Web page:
Mentioned: 2 Post(s)
Tagged: 0 Thread(s)
Quoted: 111 Post(s)
Liked 90 Times in 67 Posts
I bought some rollers recently and was using the kenda kwick roller tires that came on the bike. The rides are supposed to be purely recovery/really low effort with the added benefits of working on my balance. I was only going about 7.5 mph at 85 watts. I swapped for some GP4000s and was going about 14 mph at the same 85 watts. These are terrible tires but might be good for your purpose.
Marylander is offline  
Old 12-23-21, 12:43 PM
  #17  
RandyK1977
Junior Member
 
Join Date: Dec 2021
Posts: 5
Mentioned: 0 Post(s)
Tagged: 0 Thread(s)
Quoted: 1 Post(s)
Likes: 0
Liked 2 Times in 2 Posts
The first century ride I ever did was with an older/slower group. I rode it on a cheap mongoose mountain bike with knotty off road tires. I got quite the workout and was thoroughly exhausted!
RandyK1977 is offline  
Old 12-23-21, 04:11 PM
  #18  
Doge
Senior Member
 
Doge's Avatar
 
Join Date: Jan 2014
Location: Southern California, USA
Posts: 10,387

Bikes: 1979 Raleigh Team 753

Mentioned: 153 Post(s)
Tagged: 0 Thread(s)
Quoted: 3336 Post(s)
Liked 329 Times in 229 Posts
Drink beer before the ride.
Doge is offline  
Likes For Doge:
Old 12-23-21, 04:56 PM
  #19  
ThermionicScott 
working on my sandal tan
 
ThermionicScott's Avatar
 
Join Date: Aug 2011
Location: CID
Posts: 21,718

Bikes: 1991 Bianchi Eros, 1964 Armstrong, 1988 Diamondback Ascent, 1988 Bianchi Premio, 1987 Bianchi Sport SX, 1980s Raleigh mixte (hers), All-City Space Horse (hers)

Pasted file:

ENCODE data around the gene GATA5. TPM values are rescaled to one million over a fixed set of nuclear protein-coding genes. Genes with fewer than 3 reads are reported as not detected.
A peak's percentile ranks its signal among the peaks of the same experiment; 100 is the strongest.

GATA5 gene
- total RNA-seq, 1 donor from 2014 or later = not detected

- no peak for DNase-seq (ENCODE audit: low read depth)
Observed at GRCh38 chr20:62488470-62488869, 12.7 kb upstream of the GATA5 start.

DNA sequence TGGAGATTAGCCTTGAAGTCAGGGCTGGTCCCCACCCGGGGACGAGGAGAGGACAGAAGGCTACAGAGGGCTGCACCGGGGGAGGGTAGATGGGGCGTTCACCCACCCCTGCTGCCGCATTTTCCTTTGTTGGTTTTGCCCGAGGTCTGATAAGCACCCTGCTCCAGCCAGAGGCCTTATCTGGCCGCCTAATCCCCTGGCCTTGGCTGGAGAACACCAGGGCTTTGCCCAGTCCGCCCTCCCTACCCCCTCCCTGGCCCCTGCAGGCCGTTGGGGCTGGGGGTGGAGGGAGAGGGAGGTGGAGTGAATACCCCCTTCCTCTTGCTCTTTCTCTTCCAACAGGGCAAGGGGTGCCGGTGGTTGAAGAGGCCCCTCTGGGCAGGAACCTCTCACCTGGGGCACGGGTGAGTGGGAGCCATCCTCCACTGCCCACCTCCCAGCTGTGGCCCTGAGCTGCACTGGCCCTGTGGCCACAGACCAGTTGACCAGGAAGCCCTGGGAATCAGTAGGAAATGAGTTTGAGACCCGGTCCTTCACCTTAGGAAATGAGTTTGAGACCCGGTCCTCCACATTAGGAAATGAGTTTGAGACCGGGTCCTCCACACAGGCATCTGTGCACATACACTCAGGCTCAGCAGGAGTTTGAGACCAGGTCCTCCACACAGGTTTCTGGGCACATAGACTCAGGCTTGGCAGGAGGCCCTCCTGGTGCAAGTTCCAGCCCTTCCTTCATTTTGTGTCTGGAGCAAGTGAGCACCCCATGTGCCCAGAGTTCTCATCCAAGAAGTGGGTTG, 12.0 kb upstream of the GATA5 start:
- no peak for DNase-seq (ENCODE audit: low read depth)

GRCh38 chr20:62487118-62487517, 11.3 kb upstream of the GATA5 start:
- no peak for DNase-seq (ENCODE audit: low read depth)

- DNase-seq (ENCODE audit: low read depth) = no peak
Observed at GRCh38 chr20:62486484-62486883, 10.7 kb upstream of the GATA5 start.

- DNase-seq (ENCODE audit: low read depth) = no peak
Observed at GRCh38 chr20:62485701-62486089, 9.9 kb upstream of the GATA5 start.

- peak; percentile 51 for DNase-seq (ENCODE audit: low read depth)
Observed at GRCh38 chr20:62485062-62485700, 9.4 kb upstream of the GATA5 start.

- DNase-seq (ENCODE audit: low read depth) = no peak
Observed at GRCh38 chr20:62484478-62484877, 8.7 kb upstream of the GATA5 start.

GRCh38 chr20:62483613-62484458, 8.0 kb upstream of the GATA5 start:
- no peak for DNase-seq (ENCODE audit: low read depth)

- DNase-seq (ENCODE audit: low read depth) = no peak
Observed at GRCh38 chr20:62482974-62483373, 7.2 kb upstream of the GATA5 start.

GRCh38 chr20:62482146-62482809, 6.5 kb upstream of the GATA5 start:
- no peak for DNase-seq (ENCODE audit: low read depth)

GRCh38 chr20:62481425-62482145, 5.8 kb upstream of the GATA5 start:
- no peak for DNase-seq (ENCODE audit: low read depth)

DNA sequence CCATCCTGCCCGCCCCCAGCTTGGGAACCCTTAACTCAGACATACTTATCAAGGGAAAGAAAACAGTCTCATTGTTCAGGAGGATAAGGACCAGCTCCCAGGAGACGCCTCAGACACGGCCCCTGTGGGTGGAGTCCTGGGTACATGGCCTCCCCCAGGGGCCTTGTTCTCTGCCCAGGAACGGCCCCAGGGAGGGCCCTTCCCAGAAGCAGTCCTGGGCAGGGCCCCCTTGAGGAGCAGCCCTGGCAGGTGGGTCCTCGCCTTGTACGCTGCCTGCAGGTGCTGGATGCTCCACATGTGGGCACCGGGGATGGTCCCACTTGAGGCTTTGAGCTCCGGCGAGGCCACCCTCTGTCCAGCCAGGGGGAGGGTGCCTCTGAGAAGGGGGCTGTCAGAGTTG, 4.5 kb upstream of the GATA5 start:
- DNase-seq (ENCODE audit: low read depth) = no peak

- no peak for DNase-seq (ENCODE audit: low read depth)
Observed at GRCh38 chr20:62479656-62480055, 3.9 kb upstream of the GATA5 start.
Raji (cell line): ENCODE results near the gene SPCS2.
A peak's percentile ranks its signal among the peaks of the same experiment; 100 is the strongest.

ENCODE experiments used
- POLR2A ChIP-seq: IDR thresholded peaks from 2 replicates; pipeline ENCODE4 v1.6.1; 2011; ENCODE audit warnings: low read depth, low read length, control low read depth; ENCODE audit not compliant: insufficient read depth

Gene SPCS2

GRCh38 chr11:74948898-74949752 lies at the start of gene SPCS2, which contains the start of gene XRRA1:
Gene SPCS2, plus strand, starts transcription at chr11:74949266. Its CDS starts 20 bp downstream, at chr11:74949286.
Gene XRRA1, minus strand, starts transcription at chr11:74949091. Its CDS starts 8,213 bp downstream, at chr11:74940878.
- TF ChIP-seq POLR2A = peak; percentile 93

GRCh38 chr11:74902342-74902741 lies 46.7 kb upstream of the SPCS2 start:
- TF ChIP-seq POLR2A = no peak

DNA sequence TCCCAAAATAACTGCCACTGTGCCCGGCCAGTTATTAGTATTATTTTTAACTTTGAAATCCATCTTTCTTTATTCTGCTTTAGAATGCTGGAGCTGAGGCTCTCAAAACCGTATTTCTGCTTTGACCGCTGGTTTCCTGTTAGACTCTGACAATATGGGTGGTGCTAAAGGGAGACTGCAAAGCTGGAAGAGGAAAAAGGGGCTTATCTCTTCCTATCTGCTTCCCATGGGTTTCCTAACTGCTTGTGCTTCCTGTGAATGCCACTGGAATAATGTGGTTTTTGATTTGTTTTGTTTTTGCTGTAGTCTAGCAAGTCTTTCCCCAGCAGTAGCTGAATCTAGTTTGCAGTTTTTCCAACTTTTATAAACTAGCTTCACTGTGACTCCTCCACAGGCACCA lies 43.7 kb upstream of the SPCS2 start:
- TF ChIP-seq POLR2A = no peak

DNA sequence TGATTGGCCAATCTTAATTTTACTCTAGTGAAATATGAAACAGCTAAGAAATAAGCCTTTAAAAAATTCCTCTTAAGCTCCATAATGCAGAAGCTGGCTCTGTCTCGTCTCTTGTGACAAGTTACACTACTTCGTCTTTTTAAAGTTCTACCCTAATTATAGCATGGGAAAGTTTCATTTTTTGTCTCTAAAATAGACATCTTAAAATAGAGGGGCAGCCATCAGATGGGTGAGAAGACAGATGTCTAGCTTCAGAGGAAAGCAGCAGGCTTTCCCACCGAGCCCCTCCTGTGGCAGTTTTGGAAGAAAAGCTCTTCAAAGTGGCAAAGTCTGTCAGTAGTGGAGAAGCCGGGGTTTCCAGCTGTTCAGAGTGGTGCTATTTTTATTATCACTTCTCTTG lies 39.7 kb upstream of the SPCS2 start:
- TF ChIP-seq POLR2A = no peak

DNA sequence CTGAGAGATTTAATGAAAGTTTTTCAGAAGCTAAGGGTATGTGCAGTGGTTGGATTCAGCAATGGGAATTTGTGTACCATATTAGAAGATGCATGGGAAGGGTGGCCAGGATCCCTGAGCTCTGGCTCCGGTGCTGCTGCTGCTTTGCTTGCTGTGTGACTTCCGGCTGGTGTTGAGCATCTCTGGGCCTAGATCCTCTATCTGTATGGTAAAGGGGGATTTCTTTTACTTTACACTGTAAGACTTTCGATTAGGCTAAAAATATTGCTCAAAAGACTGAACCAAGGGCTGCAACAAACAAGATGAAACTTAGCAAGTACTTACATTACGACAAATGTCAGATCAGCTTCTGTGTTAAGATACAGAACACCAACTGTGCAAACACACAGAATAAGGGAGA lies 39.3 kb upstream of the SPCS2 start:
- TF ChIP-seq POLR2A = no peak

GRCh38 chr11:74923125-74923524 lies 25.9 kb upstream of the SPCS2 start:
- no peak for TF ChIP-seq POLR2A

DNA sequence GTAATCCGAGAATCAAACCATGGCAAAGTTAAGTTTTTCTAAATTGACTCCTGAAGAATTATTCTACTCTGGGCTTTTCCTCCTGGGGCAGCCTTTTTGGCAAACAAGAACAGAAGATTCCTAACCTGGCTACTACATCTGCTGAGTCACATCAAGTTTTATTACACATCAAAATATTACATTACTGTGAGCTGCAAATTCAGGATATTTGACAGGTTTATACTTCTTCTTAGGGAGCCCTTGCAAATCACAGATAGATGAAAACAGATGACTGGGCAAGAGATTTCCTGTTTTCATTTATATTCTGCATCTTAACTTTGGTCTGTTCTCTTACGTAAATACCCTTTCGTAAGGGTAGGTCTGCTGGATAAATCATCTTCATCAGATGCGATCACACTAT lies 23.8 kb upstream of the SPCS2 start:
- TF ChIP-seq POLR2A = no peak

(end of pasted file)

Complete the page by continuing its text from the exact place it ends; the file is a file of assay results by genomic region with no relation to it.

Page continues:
Mentioned: 95 Post(s)
Tagged: 0 Thread(s)
Quoted: 3480 Post(s)
Liked 1,779 Times in 1,150 Posts
Can you attach panniers to your bike? The drag is noticeable to me even when they're empty!
__________________
Originally Posted by chandltp View Post
There's no such thing as too far.. just lack of time
Originally Posted by noglider
People in this forum are not typical.
RUSA #7498
ThermionicScott is offline  

Posting Rules
You may not post new threads
You may not post replies
You may not post attachments
You may not edit your posts

BB code is On
Smilies are On
[IMG] code is On
HTML code is Off


Thread Tools
Search this Thread

Contact Us - Archive - Advertising - Cookie Policy - Privacy Statement - Terms of Service - Do Not Sell My Personal Information -

Copyright © 2021 MH Sub I, LLC dba Internet Brands. All rights reserved. Use of this site indicates your consent to the Terms of Use.